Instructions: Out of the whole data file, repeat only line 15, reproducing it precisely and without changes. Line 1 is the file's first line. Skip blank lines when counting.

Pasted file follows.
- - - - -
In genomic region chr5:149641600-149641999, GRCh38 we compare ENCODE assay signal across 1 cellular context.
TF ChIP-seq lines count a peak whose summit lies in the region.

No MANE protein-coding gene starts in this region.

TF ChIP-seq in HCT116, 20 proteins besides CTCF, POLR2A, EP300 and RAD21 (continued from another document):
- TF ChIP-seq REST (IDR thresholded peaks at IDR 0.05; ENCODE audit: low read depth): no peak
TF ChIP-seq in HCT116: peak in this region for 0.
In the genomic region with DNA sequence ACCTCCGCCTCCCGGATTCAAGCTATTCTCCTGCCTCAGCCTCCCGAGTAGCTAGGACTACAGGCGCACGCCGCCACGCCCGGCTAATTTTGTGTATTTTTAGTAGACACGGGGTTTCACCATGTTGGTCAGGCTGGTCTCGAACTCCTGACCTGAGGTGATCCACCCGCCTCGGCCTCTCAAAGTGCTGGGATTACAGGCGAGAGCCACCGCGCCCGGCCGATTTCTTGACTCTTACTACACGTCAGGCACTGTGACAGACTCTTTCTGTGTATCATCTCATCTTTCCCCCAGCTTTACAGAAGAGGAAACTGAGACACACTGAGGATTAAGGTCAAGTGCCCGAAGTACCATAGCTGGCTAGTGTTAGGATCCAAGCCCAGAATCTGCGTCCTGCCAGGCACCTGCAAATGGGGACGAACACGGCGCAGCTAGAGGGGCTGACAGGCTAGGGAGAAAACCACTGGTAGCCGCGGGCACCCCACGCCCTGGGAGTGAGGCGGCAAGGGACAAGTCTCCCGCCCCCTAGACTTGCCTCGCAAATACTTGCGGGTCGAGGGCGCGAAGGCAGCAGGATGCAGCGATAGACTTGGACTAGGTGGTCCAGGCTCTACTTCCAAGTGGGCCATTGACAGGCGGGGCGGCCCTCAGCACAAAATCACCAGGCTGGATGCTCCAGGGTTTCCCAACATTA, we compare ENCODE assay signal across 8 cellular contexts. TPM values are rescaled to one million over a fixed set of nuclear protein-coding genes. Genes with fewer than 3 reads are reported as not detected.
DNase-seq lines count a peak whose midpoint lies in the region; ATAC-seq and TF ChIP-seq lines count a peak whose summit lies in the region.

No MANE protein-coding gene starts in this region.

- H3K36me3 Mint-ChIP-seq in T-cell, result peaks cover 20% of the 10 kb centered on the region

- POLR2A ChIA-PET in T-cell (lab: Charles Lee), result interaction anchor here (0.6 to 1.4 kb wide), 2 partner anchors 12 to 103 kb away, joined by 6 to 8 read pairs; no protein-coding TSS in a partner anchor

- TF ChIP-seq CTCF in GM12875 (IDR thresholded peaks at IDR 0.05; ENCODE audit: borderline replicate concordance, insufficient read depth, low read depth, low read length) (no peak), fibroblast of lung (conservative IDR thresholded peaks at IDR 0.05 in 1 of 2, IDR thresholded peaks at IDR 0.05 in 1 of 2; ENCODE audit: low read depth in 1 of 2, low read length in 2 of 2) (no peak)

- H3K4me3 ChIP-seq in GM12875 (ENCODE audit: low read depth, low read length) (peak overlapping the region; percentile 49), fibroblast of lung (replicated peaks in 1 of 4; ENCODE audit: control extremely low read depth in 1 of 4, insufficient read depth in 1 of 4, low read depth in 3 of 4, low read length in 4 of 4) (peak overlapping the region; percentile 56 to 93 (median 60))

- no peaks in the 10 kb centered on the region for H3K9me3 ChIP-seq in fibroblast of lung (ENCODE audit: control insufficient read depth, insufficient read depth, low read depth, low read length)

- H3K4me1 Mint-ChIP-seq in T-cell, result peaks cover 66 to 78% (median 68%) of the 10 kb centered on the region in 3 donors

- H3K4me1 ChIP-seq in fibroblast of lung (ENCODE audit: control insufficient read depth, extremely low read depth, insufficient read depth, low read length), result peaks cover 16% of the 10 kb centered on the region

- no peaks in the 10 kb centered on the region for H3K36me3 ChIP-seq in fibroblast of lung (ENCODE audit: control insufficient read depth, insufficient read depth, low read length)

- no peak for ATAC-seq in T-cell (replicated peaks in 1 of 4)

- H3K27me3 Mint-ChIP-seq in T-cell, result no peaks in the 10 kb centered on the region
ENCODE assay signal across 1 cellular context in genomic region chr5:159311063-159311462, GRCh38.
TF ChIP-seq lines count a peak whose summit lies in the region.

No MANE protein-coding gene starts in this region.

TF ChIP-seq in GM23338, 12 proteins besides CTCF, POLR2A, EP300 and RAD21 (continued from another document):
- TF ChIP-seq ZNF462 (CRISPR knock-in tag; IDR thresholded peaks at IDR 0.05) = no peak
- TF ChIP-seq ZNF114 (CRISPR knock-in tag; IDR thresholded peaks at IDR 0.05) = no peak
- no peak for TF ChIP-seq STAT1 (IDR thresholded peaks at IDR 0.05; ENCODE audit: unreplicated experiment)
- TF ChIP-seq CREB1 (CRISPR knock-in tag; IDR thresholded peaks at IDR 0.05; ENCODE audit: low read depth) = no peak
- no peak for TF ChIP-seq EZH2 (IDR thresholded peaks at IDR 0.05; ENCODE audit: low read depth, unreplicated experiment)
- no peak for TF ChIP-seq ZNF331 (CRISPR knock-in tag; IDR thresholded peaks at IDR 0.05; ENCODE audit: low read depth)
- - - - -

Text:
- H3K4me1 Mint-ChIP-seq in T-cell, result peaks cover 66 to 78% (median 68%) of the 10 kb centered on the region in 3 donors